To the Person Who Said I Was Promoting Child Porn… GROW UP!

Someone dropped a bomb on my comment site in regards to the recent pictures I was posting of my families travel to YAP and the Outer Islands as being pornographic.

Get a grip people and realize that this is how people live… if you are offended by the pictures I’m posting and think I’m promoting child pornography… report me to the proper authorities.

People need to get a grip at times… pfft!

And to Frederick from Irvine, California… Pull your mind out of the gutter for even thinking this!

Kids in their natural environment (© Damon Tucker)

Grant Awarded to Purchase Kohala Shoreline Property

From the Mayors Office:

The County of Hawai‘i has been awarded a $945,000 grant from the Legacy Land Conservation Commission (LLCC) that will help purchase one of the most desirable, undeveloped shoreline access areas on the Big Island.

The oceanfront property consists of 10.61 acres within the Pa`o`o Aupua`a in North Kohala and will be purchased by the County with matching funds from the County’s Public Access, Open Space and Natural Resources Preservation (PONC) fund.

The property was ranked No. 1 on the PONC fund’s priority list for open space land acquisitions in 2007 before falling to No. 2 in 2008. The property also is designated for preservation in the North Kohala Community Development Plan.

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1966 Yap and the Outer Islands… A Photo Journal (Part V)

Part V:  The Homes and Structures of Yap

Continued from Part IV: A Yapese Party

My mom has commented on the first picture and I’m in contact with the Yap Museum to help identify the structures in the other pictures.  As soon as I can identify the pictures properly I will.

"I am not sure if this is a men's house or just a regular home on Yap. When we came near a home it was proper to stop at a distance from the house and make some noise before we walked on. Mom and Dad had reel to reel tape recorder (about the size of 6 pack cooler) and they would record their impressions as they walked. There is stone money in front of the house. It probably belongs to the village or the family." Su Tucker (©Damon Tucker)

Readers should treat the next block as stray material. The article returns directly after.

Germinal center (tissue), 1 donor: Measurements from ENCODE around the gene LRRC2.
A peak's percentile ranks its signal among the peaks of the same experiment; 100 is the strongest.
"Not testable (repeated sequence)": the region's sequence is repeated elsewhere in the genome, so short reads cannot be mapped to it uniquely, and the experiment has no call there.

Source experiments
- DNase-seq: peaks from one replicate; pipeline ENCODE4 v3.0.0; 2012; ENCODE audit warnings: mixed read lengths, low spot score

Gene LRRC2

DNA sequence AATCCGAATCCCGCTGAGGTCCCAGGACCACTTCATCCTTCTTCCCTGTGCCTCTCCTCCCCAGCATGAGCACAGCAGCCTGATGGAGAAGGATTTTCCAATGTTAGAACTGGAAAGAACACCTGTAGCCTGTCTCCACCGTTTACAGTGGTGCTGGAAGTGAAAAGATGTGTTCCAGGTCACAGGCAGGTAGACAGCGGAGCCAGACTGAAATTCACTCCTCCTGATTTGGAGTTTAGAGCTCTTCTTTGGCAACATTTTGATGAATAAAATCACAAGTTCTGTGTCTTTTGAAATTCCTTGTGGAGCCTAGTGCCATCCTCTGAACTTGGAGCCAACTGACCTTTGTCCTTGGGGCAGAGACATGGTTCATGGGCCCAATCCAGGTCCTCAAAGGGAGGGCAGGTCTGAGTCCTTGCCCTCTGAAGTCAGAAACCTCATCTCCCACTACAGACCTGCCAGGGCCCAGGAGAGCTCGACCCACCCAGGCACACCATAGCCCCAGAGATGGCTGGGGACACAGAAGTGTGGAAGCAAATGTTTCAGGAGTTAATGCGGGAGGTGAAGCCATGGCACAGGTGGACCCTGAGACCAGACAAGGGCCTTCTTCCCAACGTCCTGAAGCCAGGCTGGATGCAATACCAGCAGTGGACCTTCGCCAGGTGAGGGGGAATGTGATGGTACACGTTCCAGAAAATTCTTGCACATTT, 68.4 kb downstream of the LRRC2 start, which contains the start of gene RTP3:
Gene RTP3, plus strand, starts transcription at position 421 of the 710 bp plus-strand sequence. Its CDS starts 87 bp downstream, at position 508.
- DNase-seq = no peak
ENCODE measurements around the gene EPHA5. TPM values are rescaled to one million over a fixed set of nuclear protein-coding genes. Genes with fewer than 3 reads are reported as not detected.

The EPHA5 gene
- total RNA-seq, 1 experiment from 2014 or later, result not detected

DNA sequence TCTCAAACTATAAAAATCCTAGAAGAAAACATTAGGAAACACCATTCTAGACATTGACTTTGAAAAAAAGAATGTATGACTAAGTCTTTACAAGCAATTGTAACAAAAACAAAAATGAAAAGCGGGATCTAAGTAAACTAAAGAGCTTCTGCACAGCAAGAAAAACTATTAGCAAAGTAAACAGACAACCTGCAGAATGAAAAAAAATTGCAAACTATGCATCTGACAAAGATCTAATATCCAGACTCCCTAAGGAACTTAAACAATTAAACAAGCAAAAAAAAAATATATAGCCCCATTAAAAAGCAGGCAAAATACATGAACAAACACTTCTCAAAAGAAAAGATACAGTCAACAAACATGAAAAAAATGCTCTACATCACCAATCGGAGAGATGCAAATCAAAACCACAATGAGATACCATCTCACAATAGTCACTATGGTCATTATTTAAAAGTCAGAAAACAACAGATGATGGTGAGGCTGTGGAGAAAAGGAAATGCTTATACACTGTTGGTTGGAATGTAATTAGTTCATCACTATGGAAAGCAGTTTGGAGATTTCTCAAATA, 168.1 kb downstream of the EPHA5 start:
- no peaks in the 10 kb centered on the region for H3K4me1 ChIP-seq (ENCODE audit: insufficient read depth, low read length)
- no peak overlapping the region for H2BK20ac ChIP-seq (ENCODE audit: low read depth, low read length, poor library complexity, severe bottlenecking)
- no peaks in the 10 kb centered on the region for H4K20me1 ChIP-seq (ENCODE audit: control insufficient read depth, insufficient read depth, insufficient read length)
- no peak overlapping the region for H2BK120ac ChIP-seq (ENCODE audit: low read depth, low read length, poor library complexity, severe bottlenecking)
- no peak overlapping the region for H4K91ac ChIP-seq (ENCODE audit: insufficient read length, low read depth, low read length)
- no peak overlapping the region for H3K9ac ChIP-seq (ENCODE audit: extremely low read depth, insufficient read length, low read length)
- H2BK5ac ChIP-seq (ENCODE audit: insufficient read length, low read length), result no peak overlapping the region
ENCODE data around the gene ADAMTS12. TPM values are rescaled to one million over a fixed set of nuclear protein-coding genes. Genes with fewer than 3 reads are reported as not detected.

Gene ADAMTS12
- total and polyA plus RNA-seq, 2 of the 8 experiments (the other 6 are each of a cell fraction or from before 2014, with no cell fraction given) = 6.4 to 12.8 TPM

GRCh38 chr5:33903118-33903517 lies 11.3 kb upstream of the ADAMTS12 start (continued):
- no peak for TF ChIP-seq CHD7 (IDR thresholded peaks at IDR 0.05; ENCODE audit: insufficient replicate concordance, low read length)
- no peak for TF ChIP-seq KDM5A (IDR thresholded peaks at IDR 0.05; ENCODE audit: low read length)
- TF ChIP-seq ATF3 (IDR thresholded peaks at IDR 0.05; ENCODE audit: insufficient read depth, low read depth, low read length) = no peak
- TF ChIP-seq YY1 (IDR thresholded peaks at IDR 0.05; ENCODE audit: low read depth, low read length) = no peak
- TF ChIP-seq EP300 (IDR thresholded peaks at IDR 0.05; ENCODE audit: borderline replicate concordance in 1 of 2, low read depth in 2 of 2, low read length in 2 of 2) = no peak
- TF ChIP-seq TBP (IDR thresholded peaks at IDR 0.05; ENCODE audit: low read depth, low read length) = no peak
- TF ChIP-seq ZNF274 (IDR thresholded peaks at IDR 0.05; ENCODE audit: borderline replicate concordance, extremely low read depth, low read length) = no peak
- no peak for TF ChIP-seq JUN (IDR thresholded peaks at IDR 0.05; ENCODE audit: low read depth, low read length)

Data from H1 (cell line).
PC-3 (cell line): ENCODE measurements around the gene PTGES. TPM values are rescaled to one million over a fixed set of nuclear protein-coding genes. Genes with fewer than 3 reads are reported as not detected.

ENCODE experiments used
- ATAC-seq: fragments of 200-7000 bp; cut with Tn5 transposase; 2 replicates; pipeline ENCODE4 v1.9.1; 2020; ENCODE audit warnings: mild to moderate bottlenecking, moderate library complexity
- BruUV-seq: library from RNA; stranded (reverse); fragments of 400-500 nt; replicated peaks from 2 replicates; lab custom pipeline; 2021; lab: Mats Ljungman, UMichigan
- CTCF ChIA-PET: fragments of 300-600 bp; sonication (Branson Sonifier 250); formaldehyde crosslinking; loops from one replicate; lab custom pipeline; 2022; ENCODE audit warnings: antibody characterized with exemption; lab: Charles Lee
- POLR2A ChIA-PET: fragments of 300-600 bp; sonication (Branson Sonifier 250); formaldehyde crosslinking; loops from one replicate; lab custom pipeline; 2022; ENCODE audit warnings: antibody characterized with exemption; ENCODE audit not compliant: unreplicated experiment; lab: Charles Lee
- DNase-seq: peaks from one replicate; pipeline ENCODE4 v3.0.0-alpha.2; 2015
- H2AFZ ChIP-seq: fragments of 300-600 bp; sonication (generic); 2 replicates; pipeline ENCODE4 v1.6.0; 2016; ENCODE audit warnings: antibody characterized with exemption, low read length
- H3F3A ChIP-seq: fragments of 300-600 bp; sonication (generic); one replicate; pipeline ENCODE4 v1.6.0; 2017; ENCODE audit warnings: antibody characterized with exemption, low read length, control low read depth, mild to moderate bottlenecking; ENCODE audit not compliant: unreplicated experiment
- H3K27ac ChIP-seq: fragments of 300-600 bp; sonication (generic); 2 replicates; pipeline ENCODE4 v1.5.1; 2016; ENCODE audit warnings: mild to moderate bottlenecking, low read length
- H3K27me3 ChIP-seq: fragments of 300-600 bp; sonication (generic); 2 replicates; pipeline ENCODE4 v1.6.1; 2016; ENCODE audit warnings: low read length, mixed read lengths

(© Damon Tucker)

(© Damon Tucker)

"This is an outhouse or “benjo” (the word they learned during Japanese occupataion.) Problem with some of them is that people would used smooth rocks as “Toilet paper” and the rocks would pile up. At low tide things could get a bit whiffy." Su Tucker (© Damon Tucker)

(© Damon Tucker)

"This pot had survived from the Spanish Occupation during the mid 18’s century. That pot may hae been givn to Mom and Dad because I remember seeing on like that on the side lanai" Su Tucker (© Damon Tucker)

(© Damon Tucker)

(© Damon Tucker)

A Picture is worth a thousand words (© Damon Tucker)

(@ Damon Tucker)

(@ Damon Tucker)

(© Damon Tucker)

(© Damon Tucker)

      My Blog is More Valuable Then the Hawaii Tribune… The Proof!

      Web guru Larry Czerwonka pointed me out to this nifty site that tells you how valuable your site is (I’m not sure how accurate it is):

      http://bizinformation.org

      Currently it states my blog site Damontucker.com  is worth $150,927

      This was kind of surprising because Big Island Weekly was valued at only $58,049 while the Hawaii Tribune Herald was valued at only $104,575 and the West Hawaii Today valued in at $229,154.

      Looking at the value of a couple other local blog sites, Big Island Chronicle is valued at $46,284 and The Kona Blog is valued at $23,134.

      Of course none of us can play with the likes of the big boys Honolulu Advertiser Site valued at $3.8 Million or the Honolulu Star-Bulletin valued at $2.22 Million.

      So how much is your favorite website worth?

      Find out here: http://bizinformation.org

      1966 Yap and the Outer Islands… A Photo Journal (Part IV)

      Part IV – A Yapese Party:

      Continued from: Part III:  Moms Tale of Arrival

      Locals carrying their shells to a version of a "Makahiki" (© Damon Tucker)

      There was a caste order system, with the people on Yap having higher castes than the outer islanders.

      Let the games begin (@ Damon Tucker)

      Once a year there would be a long festival like a makahiki.

      "This was a part of the Makahiki type ceremony with the Yapese women honoring the outer island visitors and a thank you for the tribute they had been given. The women would dress in their finest ceremonial outfits. Yapese women wore double layered skirts with a poof of grass at the upper waist part and longer strands to the ground. Because these skirts were worn until they got skimpy, the women were very happy with the introduction of Raid bug spray. The outer island women wore lava lavas. The men wore thus, generally made from cotton fabric, in a manner similar to malus. The mating age males wore several 3 yard layers of cloth to use in their thus to dress up. We were never aware of any bad body odors. They in turn could smell us because we constantly covered ourselves with OFF bug spray." Su Tucker (© Damon Tucker)

      Locals doing their local dances

      The outer islanders would bring shell money.

      Gift Exchanges (© Damon Tucker)

      They would also bring lava lavas, hair combs, breast plates made from iridescent scallop shells and bracelets made from top shells and pig tusks.

      Young lady and her child (© Damon Tucker)

      There would be much chanting of the years events and sharing between the people.

      Chanting about the years events (© Damon Tucker)

      More Song and Dance (© Damon Tucker)

      "I believe this honored elder was taking me to his wife's hut for me to have lunch with her, The lunch was either shoyu chicken, or it was octopus cooked in its own ink, with cooked green papaya" Su Tucker (© Damon Tucker)

      Grandpa and some respected elders (© Damon Tucker)